DBCC PAGE (5, 1, 262144, 2)

Gives us the following error since no page is found:

Msg 8968, Level 16, State 1, Line 1
Table error: DBCC PAGE page (1:262144) (object ID 0, index ID 0, partition ID 0, alloc unit ID 0 (type Unknown)) is out of the range of this database.
DBCC execution completed. If DBCC printed error messages, contact your system administrator.

This number would actually represent the next page since the first page would actually begin at an offset of 0 bytes.  So if we back it up one:

DBCC PAGE (5, 1, 262143, 2)

We get a nice empty page from DBCC PAGE:

Page @0x0000000009970000

m_pageId = (0:0)                     m_headerVersion = 0                  m_type = 0
m_typeFlagBits = 0x0                 m_level = 0                          m_flagBits = 0x0
m_objId (AllocUnitId.idObj) = 0      m_indexId (AllocUnitId.idInd) = 0    Metadata: AllocUnitId = 0
Metadata: PartitionId = 0            Metadata: IndexId = -1               Metadata: ObjectId = 0
m_prevPage = (0:0)                   m_nextPage = (0:0)                   pminlen = 0
m_slotCnt = 0                        m_freeCnt = 0                        m_freeData = 0
m_reservedCnt = 0                    m_lsn = (0:0:0)                      m_xactReserved = 0
m_xdesId = (0:0)                     m_ghostRecCnt = 0                    m_tornBits = 0

Allocation Status

GAM (1:2) = NOT ALLOCATED            SGAM (1:3) = NOT ALLOCATED           PFS (1:258816) = 0x0   0_PCT_FULL
DIFF (1:6) = NOT CHANGED             ML (1:7) = NOT MIN_LOGGED           


Memory Dump @0x000000004E43A000

000000004E43A000:   00000000 00000000 00000000 00000000 †................
000000004E43A010:   00000000 00000000 00000000 00000000 †................
000000004E43A020:   00000000 00000000 00000000 00000000 †................
000000004E43A030:   00000000 00000000 00000000 00000000 †................
000000004E43A040:   00000000 00000000 00000000 00000000 †................
000000004E43A050:   00000000 00000000 00000000 00000000 †................

Notice how the highlighted region is all zeros – a blank page read from our newly formatted, zero filled drive.  Also, our database has 262,143 pages in it – all empty except for meta data pages.  Since 262,144 will be the next page when the file grows, that will be the page we want to check to read our deleted data once it is there.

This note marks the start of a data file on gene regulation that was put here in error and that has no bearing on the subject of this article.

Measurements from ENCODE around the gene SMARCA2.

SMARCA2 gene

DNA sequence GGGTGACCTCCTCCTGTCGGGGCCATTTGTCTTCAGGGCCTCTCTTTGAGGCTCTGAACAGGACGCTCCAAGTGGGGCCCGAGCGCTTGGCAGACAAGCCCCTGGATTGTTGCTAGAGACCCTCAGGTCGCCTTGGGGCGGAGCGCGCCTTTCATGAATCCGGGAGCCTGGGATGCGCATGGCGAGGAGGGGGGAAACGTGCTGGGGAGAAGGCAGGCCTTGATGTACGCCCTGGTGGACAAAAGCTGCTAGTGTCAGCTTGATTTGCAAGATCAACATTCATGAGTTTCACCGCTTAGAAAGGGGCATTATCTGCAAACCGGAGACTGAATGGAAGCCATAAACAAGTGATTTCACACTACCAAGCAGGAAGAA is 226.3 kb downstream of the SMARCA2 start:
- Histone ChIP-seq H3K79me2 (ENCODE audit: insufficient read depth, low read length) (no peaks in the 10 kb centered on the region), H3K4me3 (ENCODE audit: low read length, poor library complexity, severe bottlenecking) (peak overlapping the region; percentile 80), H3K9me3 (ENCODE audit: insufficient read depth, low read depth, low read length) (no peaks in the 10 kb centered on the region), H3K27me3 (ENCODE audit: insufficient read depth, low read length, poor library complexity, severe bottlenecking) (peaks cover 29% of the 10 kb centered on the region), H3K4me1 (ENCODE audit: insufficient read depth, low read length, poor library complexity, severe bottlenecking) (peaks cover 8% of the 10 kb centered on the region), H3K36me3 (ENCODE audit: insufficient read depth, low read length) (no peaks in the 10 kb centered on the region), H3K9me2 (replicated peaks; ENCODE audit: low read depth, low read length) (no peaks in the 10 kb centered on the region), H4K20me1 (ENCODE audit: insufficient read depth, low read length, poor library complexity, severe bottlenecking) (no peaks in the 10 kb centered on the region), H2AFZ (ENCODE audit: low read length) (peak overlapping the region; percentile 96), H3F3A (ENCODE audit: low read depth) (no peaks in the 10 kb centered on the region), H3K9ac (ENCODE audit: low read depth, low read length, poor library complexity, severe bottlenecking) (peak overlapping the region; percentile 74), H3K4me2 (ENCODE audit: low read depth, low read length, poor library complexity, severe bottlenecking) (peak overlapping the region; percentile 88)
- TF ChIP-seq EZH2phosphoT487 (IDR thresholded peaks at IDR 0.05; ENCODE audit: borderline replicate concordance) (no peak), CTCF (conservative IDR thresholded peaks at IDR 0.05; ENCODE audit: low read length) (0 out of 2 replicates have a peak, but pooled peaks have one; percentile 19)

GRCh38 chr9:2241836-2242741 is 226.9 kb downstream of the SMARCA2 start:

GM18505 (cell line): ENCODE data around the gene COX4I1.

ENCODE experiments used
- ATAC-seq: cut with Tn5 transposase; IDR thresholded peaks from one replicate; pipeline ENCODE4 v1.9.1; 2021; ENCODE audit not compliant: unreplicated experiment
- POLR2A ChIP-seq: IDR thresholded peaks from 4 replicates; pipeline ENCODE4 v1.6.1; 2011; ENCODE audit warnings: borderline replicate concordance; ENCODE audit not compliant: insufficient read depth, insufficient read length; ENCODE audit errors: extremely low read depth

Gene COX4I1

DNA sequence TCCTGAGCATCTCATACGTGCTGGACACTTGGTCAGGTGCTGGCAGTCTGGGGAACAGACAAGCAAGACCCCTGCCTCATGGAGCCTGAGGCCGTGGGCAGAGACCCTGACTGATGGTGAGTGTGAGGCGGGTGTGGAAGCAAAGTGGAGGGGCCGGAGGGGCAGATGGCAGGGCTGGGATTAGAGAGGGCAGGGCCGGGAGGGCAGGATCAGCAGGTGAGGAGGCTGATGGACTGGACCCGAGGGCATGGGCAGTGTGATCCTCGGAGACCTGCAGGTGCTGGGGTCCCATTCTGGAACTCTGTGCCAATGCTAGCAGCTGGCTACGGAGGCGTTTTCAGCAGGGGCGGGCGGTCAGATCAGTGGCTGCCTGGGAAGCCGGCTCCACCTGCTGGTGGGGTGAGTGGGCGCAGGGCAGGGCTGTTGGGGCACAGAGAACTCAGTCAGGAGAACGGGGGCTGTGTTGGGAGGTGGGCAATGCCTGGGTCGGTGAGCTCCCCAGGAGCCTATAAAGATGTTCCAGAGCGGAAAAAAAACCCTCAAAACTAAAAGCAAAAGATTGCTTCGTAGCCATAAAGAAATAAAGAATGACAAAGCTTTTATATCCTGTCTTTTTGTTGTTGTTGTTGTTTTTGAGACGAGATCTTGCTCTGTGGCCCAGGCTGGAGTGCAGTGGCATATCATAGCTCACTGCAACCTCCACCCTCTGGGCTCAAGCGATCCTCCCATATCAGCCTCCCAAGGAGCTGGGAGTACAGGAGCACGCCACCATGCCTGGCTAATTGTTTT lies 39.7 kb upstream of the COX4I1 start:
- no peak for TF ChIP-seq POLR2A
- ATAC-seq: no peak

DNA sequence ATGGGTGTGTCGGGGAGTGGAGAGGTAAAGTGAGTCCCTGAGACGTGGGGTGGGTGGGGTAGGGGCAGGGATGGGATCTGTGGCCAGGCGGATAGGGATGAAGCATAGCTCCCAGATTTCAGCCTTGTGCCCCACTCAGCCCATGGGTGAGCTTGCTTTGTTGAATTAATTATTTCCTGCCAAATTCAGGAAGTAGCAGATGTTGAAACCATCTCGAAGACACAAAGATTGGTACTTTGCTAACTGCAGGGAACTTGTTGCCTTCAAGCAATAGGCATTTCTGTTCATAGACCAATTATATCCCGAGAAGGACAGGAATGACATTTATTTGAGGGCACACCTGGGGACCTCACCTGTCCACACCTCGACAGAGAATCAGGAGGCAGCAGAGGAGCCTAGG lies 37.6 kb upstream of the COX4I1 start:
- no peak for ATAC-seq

First we must put some data on the drive and delete it in order to be able to read it with the DBCC PAGE command.  We could create a simple file in hopes it would be placed adjacently on the disk with the SQL Server data file.  Then we could delete that file, hoping that Windows would use these clusters with deleted data over new zeroed out clusters when SQL Server requests more disk space to expand the data file. However, a couple of tests with this method showed that Windows does not seem to allocate the new space for the SQL data file (when growing or extending the data file) directly from the clusters adjacent to the end of the SQL data file if those clusters previously contained data (the old deleted data was not found when doing this with a small file) .  To ensure we re-use disk space (clusters) that was previously used by another file – we’ll simply fill up the drive with one large file that has a unique string written to it over and over that we can identify – and then delete that file.

So now we need to figure out how to exactly fill the drive with our string.  So we can start with a basic text file in notepad.  Right now, we need to generate a file close to 2GB – that’s a lot of typing!  We’ll need to automate the file generation.  For our string, we will use the word “private!” – so we can easily identify we are reading our old, deleted data.  Using the following PowerShell script, we can generate the file with ease:

#query to get reference to our drive
$drive = get-wmiobject -query "Select * from win32_logicaldisk  
where DeviceID = 'G:'"

#get amount of freespace
$drSize = $drive.FreeSpace

#set our unique string
$secretString = "private!"

#get size of our secret string
$ssSize = $secretString.Length;

#find the scale of the difference in size between freespace and string size
$scale = $drSize/$ssSize;